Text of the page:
Brittany: There are so many Toronto choreographers I love working with that have really made me the dancer I am today. They all bring such different qualities to their work and defiantly inspire me. Scott Fordham, Leon Blackwood, Mark Samuels, Jeff Dimitriou, and many more. Scott Fordham is the hardest working choreographer out there not just as a choreographer but in the business side of it all as well. Leon Blackwood has an ear for musicality and a vision as a choreographer like no one else in the business. Mark Samuels is so humble and an amazing role model with so much talent in so many areas. Jeff Dimitriou brings an energy that’s so refreshing and so rare in this industry it’s always a treat. All of these choreographers are also unreal dancers and performers, they all bring such a unique energy and vibe to their work and I am honoured to be a part of it!

Nikki: Name one of your favorite artists to work with and why? (It does not have to be a pop star any type of artist that a Dancer would work with i.e.; another Dancer, Choreographer, Musician etc.)

Brittany: One of my favourites to work with is Scott Fordham. I met him kind of randomly while I was assisting a convention in London Ontario, from there I have worked with him ever since. He is defiantly one of my influences and has always wanted the best for me. He never stops surprising me with what he accomplishes and how he goes about his work so professionally. He knows what he wants and knows how to achieve his vision; he is so dedicated to his passion and has accomplished everything he has put his mind to. From being there to witness all of this I have defiantly grown and have so much more to learn from him!

Nikki: Are you currently working on any projects?

Brittany: I currently just finished shooting a commercial back in Vancouver. It was my first acting gig and can’t wait to explore more in that field, It’s a whole different side of performing that I think will add to my work…but I believe there is always a project, if that is to be in rehearsal for a performance or gig of any type, to be in an audition or even taking class, your always learning and growing every day!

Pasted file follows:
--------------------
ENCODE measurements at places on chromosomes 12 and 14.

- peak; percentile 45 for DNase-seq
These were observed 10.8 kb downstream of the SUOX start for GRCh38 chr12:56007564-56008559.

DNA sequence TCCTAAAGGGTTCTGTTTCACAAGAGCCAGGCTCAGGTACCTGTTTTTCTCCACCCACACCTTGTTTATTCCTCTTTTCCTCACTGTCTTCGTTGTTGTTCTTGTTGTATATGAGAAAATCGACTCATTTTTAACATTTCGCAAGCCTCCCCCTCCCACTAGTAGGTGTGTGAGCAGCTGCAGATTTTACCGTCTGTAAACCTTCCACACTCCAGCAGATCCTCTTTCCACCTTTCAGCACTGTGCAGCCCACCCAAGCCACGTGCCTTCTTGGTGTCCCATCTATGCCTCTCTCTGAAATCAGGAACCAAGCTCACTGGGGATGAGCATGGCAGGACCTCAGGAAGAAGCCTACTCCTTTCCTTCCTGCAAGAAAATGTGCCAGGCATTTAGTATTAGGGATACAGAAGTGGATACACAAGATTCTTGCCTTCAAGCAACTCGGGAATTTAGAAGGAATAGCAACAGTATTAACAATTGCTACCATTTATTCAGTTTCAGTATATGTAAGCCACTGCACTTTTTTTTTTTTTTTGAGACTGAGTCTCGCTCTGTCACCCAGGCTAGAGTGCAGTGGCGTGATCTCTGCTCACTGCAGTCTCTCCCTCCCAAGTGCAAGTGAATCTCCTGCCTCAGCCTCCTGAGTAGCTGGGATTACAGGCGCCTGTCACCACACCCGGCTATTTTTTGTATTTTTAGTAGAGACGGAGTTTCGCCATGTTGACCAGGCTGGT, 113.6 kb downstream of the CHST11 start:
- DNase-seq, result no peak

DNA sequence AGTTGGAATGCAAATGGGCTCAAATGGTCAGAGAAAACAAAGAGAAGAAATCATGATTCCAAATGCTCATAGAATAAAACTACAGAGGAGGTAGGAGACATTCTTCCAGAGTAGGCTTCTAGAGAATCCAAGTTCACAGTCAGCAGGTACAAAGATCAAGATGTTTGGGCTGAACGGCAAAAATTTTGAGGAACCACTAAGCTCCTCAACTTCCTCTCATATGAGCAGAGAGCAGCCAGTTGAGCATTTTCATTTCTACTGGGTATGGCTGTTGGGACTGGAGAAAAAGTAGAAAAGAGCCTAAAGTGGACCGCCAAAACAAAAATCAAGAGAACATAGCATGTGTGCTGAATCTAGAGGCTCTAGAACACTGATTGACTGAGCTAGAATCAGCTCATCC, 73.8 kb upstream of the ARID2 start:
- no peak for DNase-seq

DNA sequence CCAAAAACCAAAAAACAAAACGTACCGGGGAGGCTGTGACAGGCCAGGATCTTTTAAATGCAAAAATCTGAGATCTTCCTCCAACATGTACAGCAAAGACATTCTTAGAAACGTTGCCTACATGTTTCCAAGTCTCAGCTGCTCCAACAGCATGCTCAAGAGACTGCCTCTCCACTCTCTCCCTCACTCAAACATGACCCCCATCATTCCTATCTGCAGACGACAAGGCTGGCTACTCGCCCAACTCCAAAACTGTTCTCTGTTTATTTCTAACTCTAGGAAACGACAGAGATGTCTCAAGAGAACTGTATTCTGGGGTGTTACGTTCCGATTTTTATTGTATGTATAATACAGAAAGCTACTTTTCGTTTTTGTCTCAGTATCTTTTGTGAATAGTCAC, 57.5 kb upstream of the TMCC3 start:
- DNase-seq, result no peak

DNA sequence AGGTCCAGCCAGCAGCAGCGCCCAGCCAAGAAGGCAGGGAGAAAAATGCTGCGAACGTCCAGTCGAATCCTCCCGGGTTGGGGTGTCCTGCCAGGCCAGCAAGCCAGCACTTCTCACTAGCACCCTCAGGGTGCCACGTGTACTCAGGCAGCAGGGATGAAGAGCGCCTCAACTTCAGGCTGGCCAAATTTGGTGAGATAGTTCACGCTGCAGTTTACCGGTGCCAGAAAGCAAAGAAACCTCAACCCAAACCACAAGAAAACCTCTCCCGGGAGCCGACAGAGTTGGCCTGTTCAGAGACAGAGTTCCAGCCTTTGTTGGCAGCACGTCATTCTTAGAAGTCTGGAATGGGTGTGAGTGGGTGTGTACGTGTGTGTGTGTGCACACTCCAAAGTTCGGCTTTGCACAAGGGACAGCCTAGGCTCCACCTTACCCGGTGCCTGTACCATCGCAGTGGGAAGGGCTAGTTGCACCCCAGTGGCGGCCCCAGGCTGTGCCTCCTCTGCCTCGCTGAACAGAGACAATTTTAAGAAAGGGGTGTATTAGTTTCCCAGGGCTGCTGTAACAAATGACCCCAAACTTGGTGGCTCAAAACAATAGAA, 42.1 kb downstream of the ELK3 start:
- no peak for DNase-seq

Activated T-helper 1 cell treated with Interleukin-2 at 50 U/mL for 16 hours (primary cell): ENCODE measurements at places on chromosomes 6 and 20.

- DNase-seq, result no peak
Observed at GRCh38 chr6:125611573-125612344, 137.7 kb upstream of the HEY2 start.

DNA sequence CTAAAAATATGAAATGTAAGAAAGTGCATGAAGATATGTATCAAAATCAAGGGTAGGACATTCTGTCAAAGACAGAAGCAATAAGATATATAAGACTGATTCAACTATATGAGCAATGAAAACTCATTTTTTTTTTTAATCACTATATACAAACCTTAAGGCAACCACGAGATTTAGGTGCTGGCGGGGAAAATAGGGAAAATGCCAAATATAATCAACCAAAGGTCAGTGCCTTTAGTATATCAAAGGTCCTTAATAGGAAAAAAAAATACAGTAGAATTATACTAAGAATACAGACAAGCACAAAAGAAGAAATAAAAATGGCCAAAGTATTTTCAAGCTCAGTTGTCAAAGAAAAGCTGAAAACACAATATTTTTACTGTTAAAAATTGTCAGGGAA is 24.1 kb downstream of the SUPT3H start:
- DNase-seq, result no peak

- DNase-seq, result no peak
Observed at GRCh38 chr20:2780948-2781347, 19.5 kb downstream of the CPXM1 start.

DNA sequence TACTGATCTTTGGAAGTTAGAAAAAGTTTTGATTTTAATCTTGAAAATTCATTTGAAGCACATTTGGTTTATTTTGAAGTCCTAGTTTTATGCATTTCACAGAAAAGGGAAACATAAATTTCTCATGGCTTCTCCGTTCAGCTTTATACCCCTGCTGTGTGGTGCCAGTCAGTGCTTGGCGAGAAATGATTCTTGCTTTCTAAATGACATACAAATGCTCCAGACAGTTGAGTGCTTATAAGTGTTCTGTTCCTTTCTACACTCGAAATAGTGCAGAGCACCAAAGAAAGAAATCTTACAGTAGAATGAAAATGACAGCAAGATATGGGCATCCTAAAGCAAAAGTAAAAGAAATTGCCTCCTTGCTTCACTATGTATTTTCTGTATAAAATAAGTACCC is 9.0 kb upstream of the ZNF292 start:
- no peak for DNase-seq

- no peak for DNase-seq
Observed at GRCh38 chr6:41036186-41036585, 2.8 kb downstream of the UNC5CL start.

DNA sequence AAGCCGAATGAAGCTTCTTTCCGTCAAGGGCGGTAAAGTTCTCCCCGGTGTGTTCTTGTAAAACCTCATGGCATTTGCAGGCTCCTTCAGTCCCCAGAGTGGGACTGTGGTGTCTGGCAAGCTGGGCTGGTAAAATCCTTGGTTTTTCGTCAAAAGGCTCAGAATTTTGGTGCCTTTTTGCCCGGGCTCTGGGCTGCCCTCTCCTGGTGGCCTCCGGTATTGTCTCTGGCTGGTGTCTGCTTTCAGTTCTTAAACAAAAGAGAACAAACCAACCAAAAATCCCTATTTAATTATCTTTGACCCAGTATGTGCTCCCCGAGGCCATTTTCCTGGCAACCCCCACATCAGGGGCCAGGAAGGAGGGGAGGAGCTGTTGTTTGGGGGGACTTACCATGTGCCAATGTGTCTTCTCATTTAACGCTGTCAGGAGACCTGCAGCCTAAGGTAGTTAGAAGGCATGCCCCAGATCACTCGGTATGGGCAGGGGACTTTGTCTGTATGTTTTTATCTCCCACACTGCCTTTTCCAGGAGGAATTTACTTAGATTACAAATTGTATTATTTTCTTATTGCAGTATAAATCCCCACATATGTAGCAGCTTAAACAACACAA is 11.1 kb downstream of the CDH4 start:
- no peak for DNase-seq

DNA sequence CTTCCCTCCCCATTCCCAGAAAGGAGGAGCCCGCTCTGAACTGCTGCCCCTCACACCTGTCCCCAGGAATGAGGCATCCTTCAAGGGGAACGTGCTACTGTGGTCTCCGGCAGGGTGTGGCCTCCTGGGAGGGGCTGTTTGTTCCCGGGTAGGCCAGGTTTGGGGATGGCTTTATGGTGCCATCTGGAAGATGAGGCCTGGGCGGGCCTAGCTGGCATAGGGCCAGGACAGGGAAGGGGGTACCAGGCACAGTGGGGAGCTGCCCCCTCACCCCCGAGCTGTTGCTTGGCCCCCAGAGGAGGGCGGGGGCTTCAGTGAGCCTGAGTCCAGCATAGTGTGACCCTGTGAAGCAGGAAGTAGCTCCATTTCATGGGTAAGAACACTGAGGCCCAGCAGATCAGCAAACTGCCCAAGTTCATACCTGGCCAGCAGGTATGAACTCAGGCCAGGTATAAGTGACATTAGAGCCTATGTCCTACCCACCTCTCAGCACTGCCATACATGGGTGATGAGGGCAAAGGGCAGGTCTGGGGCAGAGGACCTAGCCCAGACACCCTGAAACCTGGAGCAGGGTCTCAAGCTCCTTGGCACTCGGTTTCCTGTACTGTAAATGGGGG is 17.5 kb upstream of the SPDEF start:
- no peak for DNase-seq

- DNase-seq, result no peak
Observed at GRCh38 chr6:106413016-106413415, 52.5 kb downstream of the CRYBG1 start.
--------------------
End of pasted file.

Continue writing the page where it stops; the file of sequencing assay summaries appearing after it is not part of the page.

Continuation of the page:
Nikki: Being from the West Coast tell us why you come to Toronto and the quality you think The Dancers here possess?

Brittany: Well coming from a small town of British Columbia to Toronto I definitely got to see the difference in the industry. Toronto dancer’s brought my

Passion back! They bring a whole different dynamic to dance; I’ve learnt a lot since I’ve been here and I have taken in the movement and become a part of it all. There are so many talented dancer’s out here that are so original but I think all Canadian dancers bring a fire and hunger to their dancing!

Nikki: Any advice for emerging dancers and choreographers working and training in Toronto?

Brittany: My advice would be to always follow your gut and never give up on your dreams, vision it and believe it, there’s nothing that isn’t possible! Just be true to yourself!




10 Sep

This week’s Dancer/Choreographer shout out goes to Janet L. Castillo. Janet is a powerhouse choreographer, dancer, TV personality, and mentor. Her vigorous training and work has taken her from Toronto to New York and from Los Angeles to London, England. She is known by high-profile Hollywood directors and choreographers as a “rare talent” who brings “brilliant artistry with an intelligent, creative, and sharp mind.” Passionate about making a difference through the performing arts, Janet’s radiating energy continues to inspire and touch audiences around the world.